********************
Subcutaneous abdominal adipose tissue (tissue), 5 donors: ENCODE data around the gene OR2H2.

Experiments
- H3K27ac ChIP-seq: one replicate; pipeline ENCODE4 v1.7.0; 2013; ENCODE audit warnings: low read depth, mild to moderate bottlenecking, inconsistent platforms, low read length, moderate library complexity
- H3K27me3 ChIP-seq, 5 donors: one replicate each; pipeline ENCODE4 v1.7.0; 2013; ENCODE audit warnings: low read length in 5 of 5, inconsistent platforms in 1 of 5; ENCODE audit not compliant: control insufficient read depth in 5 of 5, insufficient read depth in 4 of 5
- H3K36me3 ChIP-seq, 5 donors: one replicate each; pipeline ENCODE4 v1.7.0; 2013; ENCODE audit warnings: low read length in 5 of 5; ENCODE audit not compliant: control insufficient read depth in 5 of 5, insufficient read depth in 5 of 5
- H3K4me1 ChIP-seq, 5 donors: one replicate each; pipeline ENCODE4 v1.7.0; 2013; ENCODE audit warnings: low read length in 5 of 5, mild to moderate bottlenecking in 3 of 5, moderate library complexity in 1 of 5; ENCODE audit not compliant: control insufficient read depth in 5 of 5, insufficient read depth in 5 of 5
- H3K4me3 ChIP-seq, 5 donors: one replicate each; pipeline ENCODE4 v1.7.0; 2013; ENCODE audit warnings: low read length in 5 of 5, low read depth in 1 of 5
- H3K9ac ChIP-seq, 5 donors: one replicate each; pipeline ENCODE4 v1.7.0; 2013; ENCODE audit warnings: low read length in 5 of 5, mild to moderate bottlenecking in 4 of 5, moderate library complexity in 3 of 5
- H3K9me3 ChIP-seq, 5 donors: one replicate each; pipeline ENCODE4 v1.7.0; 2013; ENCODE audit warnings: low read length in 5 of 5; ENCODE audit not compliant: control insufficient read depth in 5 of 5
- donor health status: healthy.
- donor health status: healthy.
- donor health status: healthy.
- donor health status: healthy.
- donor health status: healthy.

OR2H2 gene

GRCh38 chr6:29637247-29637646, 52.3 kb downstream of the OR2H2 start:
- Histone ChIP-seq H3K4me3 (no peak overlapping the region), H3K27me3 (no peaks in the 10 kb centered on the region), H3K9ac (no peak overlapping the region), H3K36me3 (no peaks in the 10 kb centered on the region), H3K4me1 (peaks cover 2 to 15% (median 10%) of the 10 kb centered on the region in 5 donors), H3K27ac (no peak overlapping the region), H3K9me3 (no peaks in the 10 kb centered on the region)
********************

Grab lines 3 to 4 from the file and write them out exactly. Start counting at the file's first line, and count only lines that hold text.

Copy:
- H3K27ac ChIP-seq: one replicate; pipeline ENCODE4 v1.7.0; 2013; ENCODE audit warnings: low read depth, mild to moderate bottlenecking, inconsistent platforms, low read length, moderate library complexity
- H3K27me3 ChIP-seq, 5 donors: one replicate each; pipeline ENCODE4 v1.7.0; 2013; ENCODE audit warnings: low read length in 5 of 5, inconsistent platforms in 1 of 5; ENCODE audit not compliant: control insufficient read depth in 5 of 5, insufficient read depth in 4 of 5